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Thread: Direct drive MOSFET (DMG3406L) from Teensy digital pin?

  1. #1
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    Direct drive MOSFET (DMG3406L) from Teensy digital pin?

    I need the Teensy to switch power on/off for a few system components drawing less than 200mA @ 3.3V total. Can I drive a MOSFET like the DMG3406L directly from a Teensy digital pin? I am thinking it will need a series resistor to limit current but not sure... e.g. something like:

    Click image for larger version. 

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  3. #3
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    Quote Originally Posted by ct1 View Post
    I need the Teensy to switch power on/off for a few system components drawing less than 200mA @ 3.3V total. Can I drive a MOSFET like the DMG3406L directly from a Teensy digital pin? I am thinking it will need a series resistor to limit current but not sure.
    The DMG3406L is only rated for 4.5V gate drive, but will probably work at 3.3V (for these low currents).
    You need to use a switching configuration when switching, ie a common-source circuit with the load on the drain
    of the MOSFET. For an n-channel FET this means using low-side switching, for a p-channel FET use high side
    switching.

    Your circuit is a source-follower which will not work, perhaps only giving 1V or so to the load.

    Yes its wise to limit the pin current, FET gates look very like capacitors and will otherwise pull high spikes of
    current.

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    Ah, I had the wrong MOSFET specified, for this high side switch the circuit would be:

    Click image for larger version. 

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    As long as the digital HIGH and the Vdd supply voltage are the same (3.3V) this should be OK as described in BaldEngineer article, right?

    Also I am wondering what happens when the Teensy goes into deep sleep or hibernate, do the digital pins float? What will that do to this switch? I need the power to stay OFF when the Teensy is in deep sleep/hibernate.

    Thanks for the help!

  5. #5
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    Quote Originally Posted by ct1 View Post
    Ah, I had the wrong MOSFET specified, for this high side switch the circuit would be:

    Click image for larger version. 

Name:	mosfet.png 
Views:	12 
Size:	22.4 KB 
ID:	25976

    As long as the digital HIGH and the Vdd supply voltage are the same (3.3V) this should be OK as described in BaldEngineer article, right?

    Also I am wondering what happens when the Teensy goes into deep sleep or hibernate, do the digital pins float? What will that do to this switch? I need the power to stay OFF when the Teensy is in deep sleep/hibernate.

    Thanks for the help!
    A resistor in the gate line also will help suppress oscillations that could occur when the device is switching. Regarding the sleep/hibernate question, if the digital pin becomes a high impedance you can always put a relatively high-value resistor between 3.3V and the digital pin. 10K or probably even 100K would suffice.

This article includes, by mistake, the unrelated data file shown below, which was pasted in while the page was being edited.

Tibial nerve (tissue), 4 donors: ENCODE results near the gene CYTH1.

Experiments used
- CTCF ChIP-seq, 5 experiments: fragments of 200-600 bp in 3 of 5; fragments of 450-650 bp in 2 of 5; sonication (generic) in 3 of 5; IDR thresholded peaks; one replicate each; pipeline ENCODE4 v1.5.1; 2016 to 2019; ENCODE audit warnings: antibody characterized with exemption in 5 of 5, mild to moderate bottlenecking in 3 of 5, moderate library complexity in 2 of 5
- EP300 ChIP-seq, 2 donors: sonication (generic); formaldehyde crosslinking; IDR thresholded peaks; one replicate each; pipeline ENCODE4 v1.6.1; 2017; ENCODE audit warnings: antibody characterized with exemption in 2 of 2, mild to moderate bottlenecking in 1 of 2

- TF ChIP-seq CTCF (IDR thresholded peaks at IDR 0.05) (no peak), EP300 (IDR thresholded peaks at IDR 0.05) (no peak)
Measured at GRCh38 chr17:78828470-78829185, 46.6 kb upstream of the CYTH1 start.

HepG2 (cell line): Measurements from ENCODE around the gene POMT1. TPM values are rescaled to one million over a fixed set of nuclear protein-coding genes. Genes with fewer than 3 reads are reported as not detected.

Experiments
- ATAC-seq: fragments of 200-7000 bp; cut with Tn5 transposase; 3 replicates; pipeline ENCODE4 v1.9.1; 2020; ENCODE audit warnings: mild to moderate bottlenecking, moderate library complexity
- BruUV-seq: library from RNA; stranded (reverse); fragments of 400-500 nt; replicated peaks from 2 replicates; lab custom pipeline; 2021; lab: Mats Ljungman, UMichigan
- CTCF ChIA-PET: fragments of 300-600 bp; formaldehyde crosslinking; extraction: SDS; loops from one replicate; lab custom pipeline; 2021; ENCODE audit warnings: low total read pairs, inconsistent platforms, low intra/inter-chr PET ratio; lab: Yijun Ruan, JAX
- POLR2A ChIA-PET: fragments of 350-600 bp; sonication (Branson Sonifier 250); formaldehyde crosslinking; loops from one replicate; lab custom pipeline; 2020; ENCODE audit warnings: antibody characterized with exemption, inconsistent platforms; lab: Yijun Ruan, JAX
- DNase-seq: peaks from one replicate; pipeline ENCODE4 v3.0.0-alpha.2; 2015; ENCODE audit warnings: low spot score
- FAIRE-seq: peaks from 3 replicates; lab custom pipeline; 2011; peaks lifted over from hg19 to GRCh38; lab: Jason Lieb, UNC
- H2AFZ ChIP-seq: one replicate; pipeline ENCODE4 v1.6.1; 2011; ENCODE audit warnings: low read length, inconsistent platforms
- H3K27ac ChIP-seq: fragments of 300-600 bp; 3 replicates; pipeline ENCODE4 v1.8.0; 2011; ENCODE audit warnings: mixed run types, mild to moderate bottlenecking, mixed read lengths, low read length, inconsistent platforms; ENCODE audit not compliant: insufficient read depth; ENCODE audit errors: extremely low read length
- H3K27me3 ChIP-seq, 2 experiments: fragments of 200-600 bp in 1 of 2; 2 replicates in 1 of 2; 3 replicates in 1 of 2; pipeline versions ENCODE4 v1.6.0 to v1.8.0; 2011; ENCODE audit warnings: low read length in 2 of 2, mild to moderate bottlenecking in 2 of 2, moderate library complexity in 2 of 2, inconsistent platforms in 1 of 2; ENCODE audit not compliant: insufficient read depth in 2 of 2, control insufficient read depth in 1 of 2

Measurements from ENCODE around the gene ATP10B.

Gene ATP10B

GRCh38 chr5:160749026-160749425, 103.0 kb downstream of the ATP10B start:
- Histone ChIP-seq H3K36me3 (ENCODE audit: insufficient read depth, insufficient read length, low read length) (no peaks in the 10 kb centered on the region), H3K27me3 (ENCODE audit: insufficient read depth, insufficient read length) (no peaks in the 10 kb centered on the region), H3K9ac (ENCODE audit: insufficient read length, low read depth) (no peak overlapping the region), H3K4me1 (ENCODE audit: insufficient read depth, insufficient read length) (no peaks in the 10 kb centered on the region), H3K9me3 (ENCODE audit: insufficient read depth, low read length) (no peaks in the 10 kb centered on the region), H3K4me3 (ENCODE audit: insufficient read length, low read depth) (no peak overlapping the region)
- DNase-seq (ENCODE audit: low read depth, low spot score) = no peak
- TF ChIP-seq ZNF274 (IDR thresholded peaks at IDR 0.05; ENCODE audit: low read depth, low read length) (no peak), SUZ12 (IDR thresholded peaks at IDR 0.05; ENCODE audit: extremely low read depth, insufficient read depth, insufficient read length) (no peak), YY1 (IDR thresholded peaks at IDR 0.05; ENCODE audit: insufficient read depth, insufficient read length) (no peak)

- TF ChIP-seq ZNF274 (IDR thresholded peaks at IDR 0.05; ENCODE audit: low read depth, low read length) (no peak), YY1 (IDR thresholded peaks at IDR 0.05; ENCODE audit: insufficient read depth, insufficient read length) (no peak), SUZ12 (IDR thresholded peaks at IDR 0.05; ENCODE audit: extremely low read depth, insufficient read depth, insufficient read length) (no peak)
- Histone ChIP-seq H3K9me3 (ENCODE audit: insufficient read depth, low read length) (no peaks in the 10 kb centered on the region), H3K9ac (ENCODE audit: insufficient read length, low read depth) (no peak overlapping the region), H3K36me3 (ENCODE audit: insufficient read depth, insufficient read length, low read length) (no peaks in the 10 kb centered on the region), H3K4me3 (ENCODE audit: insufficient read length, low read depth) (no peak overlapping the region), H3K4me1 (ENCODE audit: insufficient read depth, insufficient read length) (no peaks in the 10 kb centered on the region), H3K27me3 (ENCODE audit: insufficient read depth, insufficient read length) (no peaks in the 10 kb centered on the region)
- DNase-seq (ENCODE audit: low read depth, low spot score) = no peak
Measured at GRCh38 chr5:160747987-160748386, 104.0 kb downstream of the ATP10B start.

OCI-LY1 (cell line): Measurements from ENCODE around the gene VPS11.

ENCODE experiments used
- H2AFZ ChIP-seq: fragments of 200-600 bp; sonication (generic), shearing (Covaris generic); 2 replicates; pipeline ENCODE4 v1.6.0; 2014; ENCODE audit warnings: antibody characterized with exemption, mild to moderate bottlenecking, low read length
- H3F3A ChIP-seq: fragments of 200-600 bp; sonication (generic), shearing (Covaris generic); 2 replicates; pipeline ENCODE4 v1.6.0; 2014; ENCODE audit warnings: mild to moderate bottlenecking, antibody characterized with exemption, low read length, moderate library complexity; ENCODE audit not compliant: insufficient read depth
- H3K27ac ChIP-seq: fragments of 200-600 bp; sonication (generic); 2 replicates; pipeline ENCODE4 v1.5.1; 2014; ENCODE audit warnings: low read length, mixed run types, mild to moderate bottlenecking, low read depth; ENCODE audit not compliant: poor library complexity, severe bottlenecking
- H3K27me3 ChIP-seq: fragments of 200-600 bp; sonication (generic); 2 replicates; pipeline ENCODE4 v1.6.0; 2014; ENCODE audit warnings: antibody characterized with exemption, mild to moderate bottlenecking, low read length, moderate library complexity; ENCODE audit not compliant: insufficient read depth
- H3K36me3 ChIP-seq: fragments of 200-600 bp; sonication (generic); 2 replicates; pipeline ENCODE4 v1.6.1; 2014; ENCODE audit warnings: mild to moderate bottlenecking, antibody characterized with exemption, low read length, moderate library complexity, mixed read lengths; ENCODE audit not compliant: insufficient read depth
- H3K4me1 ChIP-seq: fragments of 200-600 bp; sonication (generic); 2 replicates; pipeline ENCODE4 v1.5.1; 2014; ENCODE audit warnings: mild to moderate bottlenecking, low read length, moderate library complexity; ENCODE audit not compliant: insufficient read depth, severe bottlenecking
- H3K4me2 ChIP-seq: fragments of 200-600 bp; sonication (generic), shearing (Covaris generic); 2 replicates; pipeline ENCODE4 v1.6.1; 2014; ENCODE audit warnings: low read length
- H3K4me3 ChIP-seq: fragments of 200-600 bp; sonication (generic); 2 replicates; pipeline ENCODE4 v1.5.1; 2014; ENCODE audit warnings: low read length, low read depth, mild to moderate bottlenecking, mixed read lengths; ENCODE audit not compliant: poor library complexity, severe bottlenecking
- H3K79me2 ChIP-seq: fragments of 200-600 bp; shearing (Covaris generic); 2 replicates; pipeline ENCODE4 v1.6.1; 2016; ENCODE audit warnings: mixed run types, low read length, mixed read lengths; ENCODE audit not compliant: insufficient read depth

The pullup wouldn't be a bad idea even if the output remains at its programmed level/impedance -- if the transistor connections go through a connector. Losing the gate-drive connection due to a connector problem (or if the wire breaks) might be problematic, so the pullup resistor would be kind of a fail-safe. Of course, this means that you want to install the pullup resistor on the transistor side of the connector.

    Edit: I might go so far as to put an ESD protection diode between the gate and source as well. Does my background in Reliability show

    Mark

  6. #6
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    More reading on the Teensy tells me a digital output pin will retain its state (voltage/current) in sleep state, so that is good.

    What is bad is that now I want to build it... and DMG3415 devices (and similar) are nowhere to be found due to the semicon shortage.

    While poking around I found the OnSemi FPF2123-FPF2125 devices which are specifically designed to be driven by digital logic and have some additional features like over current/short circuit protection, thermal shutdown, etc.

    https://rocelec.widen.net/view/pdf/v...03590112-1.pdf

    Those are available at the usual places and seem to be as simple to use in a design as the MOSFET but with some protection features.

  7. #7
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    Why not use a regulator with an ENABLE input to control the voltage instead. Something like TLV70233 or TPS7A6133. Feed from a low voltage such as 5.0v to minimize power dissipation. There are also small adapter PCBs available to make them breadboard compatible.

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